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The Story of our F16s

Army Chief General Raheel Sharif has rightly said yesterday at Mushaf Airbase that Pakistan Air force had a crucial role in the defence of our Country. Pakistan army has adopted the right approach by conducting counter insurgency operations through closer collaboration and support of Pakistan Air Force (PAF).In modern warfare, the kinetic energy, i.e. ground and airpower, is discreetly applied to eliminate or coerce the insurgents to give up their demands. The air force is used to apply kinetic energy through close air support or independent air strikes against the insurgents.

PAF has the unique ability of quick concentration of force at the most important targets and strike the militants at appropriate time without confronting most of the adversary’s ground defences of the Taliban.PAF has successfully exhibited this in yesterday’s air strikes against Taliban in North Waziristan through which PAF jets milled several militant hideouts and killed 60 militants and injured 30.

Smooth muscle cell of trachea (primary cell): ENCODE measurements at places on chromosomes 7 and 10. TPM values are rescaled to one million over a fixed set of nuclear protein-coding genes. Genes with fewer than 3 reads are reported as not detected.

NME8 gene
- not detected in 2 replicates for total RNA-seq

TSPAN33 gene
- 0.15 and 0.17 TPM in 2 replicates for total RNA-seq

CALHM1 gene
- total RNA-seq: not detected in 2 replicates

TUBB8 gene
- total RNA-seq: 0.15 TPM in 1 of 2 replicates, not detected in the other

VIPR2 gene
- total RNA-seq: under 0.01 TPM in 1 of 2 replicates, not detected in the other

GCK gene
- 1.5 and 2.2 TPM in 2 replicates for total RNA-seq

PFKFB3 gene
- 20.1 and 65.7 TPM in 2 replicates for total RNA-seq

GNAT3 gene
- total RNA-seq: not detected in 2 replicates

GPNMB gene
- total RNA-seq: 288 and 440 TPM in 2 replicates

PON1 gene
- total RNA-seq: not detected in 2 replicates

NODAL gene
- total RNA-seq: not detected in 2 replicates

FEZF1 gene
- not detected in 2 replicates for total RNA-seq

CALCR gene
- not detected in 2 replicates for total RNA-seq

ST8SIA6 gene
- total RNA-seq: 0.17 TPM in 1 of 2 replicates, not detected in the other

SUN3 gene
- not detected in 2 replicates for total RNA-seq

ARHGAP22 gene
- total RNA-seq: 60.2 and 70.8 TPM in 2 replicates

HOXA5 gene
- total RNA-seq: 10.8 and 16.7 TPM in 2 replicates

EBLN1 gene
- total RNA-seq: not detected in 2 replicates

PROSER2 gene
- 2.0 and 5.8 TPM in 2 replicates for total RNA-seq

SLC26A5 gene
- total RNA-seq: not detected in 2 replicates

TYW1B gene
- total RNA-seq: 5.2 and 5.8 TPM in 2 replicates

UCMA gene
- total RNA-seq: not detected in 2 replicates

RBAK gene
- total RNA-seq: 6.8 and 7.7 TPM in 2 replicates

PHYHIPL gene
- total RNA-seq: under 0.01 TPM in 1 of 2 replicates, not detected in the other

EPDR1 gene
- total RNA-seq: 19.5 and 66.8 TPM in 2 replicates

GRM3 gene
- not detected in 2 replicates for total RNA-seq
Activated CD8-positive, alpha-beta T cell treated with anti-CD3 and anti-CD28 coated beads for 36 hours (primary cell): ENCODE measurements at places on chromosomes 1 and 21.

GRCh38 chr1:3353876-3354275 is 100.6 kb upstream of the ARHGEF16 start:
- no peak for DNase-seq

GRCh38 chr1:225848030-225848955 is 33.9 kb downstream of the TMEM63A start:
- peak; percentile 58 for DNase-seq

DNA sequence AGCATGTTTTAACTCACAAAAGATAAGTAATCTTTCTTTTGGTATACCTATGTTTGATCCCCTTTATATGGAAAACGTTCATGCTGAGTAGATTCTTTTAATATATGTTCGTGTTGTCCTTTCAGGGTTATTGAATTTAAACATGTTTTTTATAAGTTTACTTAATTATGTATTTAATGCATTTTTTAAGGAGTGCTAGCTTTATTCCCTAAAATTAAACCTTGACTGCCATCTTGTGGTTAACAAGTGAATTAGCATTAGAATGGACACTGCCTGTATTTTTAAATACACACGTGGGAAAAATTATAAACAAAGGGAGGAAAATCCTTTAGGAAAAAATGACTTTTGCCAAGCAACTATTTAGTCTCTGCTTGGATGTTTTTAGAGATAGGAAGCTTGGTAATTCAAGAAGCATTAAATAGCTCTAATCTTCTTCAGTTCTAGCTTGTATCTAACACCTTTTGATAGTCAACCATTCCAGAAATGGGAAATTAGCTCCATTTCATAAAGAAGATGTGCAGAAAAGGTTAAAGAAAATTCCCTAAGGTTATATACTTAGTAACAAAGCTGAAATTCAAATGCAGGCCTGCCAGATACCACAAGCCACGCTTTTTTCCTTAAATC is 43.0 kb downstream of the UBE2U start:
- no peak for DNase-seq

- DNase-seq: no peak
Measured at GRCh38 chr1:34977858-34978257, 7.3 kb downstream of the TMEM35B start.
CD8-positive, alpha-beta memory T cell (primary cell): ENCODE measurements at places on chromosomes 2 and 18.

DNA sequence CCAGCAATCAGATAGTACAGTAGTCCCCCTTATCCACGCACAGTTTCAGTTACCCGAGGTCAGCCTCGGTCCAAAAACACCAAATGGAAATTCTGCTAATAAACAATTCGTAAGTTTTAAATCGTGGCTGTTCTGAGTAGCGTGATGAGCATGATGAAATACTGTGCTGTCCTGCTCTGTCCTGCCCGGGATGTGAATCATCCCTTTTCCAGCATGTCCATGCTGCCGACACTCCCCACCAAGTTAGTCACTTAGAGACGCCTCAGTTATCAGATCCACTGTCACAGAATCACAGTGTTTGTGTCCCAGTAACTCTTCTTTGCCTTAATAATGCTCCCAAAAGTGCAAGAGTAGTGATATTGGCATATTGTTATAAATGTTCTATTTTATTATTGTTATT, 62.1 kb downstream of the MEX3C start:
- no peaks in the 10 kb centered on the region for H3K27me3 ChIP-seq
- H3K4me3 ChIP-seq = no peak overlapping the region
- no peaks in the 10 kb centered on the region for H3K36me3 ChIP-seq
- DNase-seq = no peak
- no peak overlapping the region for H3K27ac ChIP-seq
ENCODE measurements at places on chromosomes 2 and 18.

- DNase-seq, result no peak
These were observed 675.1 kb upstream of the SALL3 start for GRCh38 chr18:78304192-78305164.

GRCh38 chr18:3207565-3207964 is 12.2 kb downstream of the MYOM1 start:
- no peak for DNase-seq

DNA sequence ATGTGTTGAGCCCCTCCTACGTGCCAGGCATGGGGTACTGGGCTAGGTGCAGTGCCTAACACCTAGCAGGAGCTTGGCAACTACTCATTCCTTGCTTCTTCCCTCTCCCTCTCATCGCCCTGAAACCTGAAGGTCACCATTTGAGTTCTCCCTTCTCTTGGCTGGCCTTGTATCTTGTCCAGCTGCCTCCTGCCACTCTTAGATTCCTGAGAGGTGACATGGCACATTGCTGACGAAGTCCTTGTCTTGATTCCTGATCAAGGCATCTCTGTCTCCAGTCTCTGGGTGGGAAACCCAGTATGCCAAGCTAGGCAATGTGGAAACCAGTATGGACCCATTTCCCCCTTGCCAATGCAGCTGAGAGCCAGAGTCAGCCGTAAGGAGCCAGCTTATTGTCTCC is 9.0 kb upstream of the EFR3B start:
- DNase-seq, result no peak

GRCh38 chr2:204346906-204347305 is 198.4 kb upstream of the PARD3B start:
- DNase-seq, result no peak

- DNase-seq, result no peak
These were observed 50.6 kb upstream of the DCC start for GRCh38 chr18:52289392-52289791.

Yesterday,PAF also completed the induction of a batch of F–16. The new jets are bought from Jordon and have been made part of the Fourth Squadron of US-made F–16 planes. Indeed PAF now has the capability to respond to various threats being faced by nation, with efficiency and safety.

While the relationship between the United States and Pakistan is one mainly based on necessity (fighting the War on Terrorism and state survival for Pakistan), the relationship between the United States and the PAF has been slow-going.The sale of F–16s to Pakistan became a transformative element of the U.S.-Pakistan bilateral relationship over 23 years ago, and this historical context is important to understand and remember as it has become an iconic symbol of Pak-US relationship and their commitment to each other.

In the early 1980s, the U.S. government initially agreed to sell Pakistan 111 F– 16 aircraft. This decision was influenced by U.S.close partnership with Pakistan during the Soviet invasion of Afghanistan. By October 1990, however, Pressler sanctions were imposed when President (George Herbert Walker) Bush was unable tocertify that Pakistan was not developing a nuclear weapon. The Pressler sanctions led to a decade-long suspension of security assistance to Pakistan and a deficit of trust between the two countries that we are still working to overcome.